The bottom of the Alpe d’Huez is the steepest bit,  but again I knew this from the pre-ride so I made sure to keep the effort in check, knowing it would get “easier” as we went up. I felt really good and would stand periodically just to stretch and help relieve some “hot foot” issues I was having. Even sitting at the very top of HR zone 4, my perceived exertion was probably sitting at 5/10. I had no idea where I was in the race, but was ticking off people throughout the climb, rolling steady and smooth. It didn’t hurt that I had the best cheering crew: Briana was near the top of the climb with our housemates with some great signs to cheer me on. Their support definitely made me smile and helped me to finish strong.

No one would call the Alpe d’Huez easy, but I would say that for this race, most of the difficulty was related to the fact that it came at the end of the ride. I was also a bit concerned about coming off such a long, hard climb and rolling straight into a 20km run. As it ended up, I had less than 90 sec from the end of the climbing, until I dismounted my bike. Ouch, I thought, this is not going to feel good!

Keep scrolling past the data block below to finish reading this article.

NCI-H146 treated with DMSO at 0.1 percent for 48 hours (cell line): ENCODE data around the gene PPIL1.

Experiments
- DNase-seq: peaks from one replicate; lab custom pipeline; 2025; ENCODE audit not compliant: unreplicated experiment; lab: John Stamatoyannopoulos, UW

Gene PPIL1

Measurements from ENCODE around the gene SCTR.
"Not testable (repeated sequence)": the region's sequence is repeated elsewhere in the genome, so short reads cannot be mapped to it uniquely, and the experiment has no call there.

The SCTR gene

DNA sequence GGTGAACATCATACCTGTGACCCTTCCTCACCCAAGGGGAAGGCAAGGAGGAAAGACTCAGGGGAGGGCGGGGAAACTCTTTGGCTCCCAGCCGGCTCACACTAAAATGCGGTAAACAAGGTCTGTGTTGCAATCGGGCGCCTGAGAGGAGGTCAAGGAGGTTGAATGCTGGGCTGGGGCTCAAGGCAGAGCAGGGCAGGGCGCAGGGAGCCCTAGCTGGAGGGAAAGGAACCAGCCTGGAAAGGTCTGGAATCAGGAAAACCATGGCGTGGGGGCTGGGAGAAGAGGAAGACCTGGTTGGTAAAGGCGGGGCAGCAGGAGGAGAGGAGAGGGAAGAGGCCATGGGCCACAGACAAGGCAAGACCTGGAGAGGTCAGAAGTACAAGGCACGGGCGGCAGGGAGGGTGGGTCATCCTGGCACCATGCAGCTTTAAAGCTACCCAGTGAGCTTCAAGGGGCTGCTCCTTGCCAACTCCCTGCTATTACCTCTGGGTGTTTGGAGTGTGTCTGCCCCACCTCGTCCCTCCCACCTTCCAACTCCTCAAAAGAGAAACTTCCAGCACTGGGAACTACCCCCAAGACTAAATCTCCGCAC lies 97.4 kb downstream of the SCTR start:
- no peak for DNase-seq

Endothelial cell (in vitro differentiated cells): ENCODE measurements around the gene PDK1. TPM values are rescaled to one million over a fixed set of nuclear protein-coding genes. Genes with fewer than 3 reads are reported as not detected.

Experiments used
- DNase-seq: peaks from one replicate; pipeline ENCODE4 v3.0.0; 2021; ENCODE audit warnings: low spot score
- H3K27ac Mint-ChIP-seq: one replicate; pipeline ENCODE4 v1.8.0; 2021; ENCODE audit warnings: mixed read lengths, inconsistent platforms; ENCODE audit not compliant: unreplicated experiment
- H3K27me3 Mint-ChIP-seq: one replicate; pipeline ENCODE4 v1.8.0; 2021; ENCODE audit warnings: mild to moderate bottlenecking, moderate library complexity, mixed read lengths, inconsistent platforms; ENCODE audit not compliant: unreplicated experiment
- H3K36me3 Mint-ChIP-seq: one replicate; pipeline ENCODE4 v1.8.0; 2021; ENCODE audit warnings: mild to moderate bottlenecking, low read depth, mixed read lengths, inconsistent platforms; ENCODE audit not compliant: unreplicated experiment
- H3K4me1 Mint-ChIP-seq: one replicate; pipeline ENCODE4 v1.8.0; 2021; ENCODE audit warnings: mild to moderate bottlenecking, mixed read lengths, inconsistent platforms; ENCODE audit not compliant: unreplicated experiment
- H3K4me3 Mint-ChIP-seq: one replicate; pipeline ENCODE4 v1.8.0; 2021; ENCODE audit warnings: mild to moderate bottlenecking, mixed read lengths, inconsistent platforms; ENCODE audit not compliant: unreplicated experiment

See full workout


Just like in T1, I took my time and didn’t rush out of the transition. I had been dealing with a “sassy” knee since February so I had taped it up before the race. I was a little leery about how it would handle the 300m of climbing over the 20km run course, particularly because each of the three loops finished with a massive pavement descent. But off we went to find out! The first lap felt good, steady, smooth, nothing of note, same on the 2nd, basically split 31 minutes for both and was feeling really good.

The cheering squadron had parked just outside T2, which we passed twice on each loop, so I was able to get the little pick-me-ups each time (and read all the fun signs). With 6000 ft of vert and some good distance on dirt, mile splits weren’t super useful, so I just relied upon my effort to pace most of the run. Still, as I was starting lap 3 I knew it was going to get tough; my quads were really starting to feel the 6+ hours of racing.